The UK also has very low market shares in the emerging nations, places that are likely to demonstrate strong growth in the years to come. British small businesses also continue to be underrepresented in foreign markets. The Government aims to double UK exports to £1 trillion by 2020, with an additional 100,000 extra companies selling overseas. With these ambitious targets the Government realises it needs to offer UK businesses significant support to build a profile overseas.

All of this offers UK brewers an excellent opportunity to look overseas. There is an already substantial volume of British beer being exported, at nearly 6.5 million hectolitres in 2012. The ‘GREAT weeks’ campaign will offer greater scope for brewers to access emerging markets and start sending beer to these countries. Specific support from UKTI will be given through invitations to VIP events, structured programmes by sector, briefings prior to and during missions and bespoke one-to-one speed dating events.

As part of the wider support on offer the BBPA continue to work with UKTI on the development of an export strategy and additional resources to help boost British beer exports. Hopefully before too long you’ll be able to buy quality British beer in any country you choose for your summer holiday. And the burgeoning middle classes of the emerging countries will choose British beer as their tipple of choice, encouraging them to come and visit our GREAT British pubs.


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Sky pricing

On 15/07/13 by Brigid Simmonds (Chief Executive)

I was invited to meet with BSkyB on Friday to discuss their pricing for the forthcoming year which was announced today. Here is a little colour to add to their press release.

Sky has announced a price freeze, which means that prices have not risen since September 2010. The current cost of Sky will run until June 2014.

Sky is investing in new features and tools and now have Wifi in some 11,000 licensed outlets.

With renewals this year come some additional offers. The first is a free third card for all who have ultimate Sky. This should be welcomed by bigger venues, wanting to show different sports on different screens, in different part of the premises.

There is also a companion app for Sky Sports Venues. This is specifically aimed at increasing dwell time. Competitions and quiz questions will be included.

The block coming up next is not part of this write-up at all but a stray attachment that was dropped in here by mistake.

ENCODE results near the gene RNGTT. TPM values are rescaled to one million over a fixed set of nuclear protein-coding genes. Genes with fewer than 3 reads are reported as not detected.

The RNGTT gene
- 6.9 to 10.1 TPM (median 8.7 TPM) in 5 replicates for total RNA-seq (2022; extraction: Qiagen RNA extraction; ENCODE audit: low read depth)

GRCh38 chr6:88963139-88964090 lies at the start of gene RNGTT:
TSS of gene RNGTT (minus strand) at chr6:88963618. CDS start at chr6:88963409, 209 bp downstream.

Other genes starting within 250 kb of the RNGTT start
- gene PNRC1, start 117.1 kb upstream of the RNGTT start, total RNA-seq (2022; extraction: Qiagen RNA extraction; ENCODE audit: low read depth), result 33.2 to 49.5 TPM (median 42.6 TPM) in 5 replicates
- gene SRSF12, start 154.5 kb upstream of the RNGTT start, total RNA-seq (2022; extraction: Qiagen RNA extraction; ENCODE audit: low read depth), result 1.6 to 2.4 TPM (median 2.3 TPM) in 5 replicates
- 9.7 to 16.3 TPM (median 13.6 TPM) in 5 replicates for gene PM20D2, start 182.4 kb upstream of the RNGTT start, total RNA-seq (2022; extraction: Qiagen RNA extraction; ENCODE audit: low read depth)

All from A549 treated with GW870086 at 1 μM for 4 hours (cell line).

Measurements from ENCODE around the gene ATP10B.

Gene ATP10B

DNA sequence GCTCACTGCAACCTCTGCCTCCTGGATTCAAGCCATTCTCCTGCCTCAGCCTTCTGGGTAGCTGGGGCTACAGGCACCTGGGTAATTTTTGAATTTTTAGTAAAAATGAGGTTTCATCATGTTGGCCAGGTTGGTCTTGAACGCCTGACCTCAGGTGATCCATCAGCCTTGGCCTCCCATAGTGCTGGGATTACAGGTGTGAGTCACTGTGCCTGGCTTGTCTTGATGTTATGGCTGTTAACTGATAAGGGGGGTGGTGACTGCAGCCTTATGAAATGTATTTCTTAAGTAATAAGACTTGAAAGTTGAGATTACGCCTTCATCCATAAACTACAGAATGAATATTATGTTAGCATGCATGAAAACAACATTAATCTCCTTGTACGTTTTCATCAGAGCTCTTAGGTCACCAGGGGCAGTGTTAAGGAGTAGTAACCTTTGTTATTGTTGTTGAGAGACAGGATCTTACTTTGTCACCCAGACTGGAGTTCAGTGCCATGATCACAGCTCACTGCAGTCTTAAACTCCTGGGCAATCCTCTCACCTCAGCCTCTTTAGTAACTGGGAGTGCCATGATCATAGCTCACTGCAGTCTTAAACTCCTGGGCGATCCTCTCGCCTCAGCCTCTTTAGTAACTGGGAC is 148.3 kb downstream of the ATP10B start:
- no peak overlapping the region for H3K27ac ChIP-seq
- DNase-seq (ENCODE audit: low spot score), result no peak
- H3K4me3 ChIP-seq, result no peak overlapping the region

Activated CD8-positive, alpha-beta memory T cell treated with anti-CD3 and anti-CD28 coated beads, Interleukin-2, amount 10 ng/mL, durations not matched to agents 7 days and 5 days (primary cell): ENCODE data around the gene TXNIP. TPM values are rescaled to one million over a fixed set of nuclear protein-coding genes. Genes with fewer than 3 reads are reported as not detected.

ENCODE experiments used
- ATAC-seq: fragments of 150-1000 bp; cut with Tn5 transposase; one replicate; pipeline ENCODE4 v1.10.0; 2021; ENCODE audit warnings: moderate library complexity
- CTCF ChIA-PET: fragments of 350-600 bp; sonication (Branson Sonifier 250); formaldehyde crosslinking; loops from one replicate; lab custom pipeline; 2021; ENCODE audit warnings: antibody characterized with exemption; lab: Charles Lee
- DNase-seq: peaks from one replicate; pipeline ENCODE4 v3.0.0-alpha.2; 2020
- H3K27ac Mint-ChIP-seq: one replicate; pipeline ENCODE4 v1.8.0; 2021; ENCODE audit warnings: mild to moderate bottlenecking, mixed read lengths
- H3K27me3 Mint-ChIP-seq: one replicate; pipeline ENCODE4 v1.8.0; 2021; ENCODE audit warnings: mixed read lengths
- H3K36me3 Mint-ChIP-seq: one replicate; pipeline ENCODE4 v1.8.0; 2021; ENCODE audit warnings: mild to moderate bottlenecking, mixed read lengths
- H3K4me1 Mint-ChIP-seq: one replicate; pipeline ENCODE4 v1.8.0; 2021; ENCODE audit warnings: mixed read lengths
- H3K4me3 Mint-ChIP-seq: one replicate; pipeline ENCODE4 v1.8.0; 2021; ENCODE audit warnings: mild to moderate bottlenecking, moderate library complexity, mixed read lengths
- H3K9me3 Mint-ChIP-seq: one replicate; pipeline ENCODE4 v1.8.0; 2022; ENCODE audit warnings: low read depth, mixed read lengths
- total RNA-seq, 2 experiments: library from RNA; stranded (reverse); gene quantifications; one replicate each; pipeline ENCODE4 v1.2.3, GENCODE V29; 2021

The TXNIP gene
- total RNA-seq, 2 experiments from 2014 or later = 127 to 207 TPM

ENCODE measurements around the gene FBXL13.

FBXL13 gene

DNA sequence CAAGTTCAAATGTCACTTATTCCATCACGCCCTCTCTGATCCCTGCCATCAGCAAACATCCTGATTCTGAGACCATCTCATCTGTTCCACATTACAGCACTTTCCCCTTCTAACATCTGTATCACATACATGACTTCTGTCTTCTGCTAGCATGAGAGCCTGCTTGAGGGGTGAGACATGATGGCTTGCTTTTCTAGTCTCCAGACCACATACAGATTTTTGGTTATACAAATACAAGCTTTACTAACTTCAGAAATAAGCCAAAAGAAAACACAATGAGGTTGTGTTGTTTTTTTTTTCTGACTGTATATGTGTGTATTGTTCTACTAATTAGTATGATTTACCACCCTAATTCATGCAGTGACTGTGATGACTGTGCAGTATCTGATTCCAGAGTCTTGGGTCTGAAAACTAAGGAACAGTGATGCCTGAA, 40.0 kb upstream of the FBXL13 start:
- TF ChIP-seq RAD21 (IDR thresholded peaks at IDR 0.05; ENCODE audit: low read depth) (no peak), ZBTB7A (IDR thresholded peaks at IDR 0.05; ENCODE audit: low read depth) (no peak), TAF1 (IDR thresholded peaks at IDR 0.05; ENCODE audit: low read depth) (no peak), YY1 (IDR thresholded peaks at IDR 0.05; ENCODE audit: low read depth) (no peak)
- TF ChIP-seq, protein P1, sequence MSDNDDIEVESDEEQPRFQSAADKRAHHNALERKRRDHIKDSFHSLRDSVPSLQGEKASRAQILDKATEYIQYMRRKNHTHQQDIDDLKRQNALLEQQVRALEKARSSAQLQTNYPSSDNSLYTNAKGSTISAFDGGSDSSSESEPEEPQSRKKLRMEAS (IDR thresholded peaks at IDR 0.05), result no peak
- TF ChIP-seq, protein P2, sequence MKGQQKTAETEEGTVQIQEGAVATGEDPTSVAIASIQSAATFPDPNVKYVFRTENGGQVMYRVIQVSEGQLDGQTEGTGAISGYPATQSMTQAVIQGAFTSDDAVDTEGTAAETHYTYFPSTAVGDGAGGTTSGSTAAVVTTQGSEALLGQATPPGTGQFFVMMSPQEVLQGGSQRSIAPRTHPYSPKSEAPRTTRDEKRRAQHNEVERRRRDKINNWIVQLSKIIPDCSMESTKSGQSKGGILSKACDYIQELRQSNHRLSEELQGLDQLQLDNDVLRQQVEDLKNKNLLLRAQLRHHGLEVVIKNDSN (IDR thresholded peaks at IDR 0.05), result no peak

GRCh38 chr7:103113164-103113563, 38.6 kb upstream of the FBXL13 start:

BSkyB are also launching online training designed with CPL. This will help licensees make the most of the use of sport in their pubs. The training is free. It will not be available immediately, but should be a couple of months after the beginning of the football season.

Sky was keen to say that it will not be passing on any of the costs of their investment to customers. The current discounts for premises with food, for example, will remain. They continue their partnership with Molson Coors and other BBPA members.

The fixture list, released last week covers premier league fixtures on Saturdays at 5.30 and on Sundays at 1.30 and 4pm. They will continue with the Champions League. A new show ‘Saturday Night Football’ will begin in August at 5.30 on a Saturday evening.

I had an interesting tour of the Sky studios – looking at the sets of Cricket AM, Sky News and Sports News. On the way round we met the athlete, Darren Campbell, who leads on many of their programmes aimed at encouraging children to be more active. It was certainly a very live site!

Brigid Simmonds
Chief Executive


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A welcome reception for beer: WTO Global Review of Aid for Trade

On 09/07/13 by Andy Tighe (Policy Director)

I had the honour of saying a few welcoming remarks at a beer reception at the end of the first day of “Connecting to Value Chains” the World Trade Organisation Global Review of its Aid for Trade programme in Geneva.

Aid for Trade is focused on helping developing countries (especially the least developed countries) to build trade capacity and infrastructure. Due to their significant investment in value chains in Africa particularly, SABMiller and Heineken were invited to participate in panel discussions to highlight these investments. It was also agreed that an informal beer reception co-hosted by the Worldwide Brewing Alliance and the four global brewers would be a perfect way for delegates to unwind at the end of day one and experience first-hand the results of these investments with beers from Africa and across the globe.

With Pascal Lamy, the Director-General of the WTO and senior representatives from Geneva missions, OECD, NGO groups and the UN among several hundred attending the beer reception, it was a great opportunity to highlight the strong links beer has to local supply chains and the jobs generated from the production and sale of beer. From securing jobs for local farmers of quality barley, sorghum, cassava and rice through to investment and support for cafes, taverns and pubs serving local communities – there are now 14 million jobs that are generated worldwide - of which a great share are now in Africa.

It was also important to remind people that beer is the third most popular drink in the world after water and tea, and is still brewed with the care and a sense of the tradition and heritage in honour of those who first discovered it many centuries ago.

Speaking to Mr Lamy over a beer afterwards I also couldn’t help but mention the positive reaction to the recent beer duty cut in the UK and the belated recognition of beer’s contribution to the economy and local communities...

Andy Tighe
Policy Director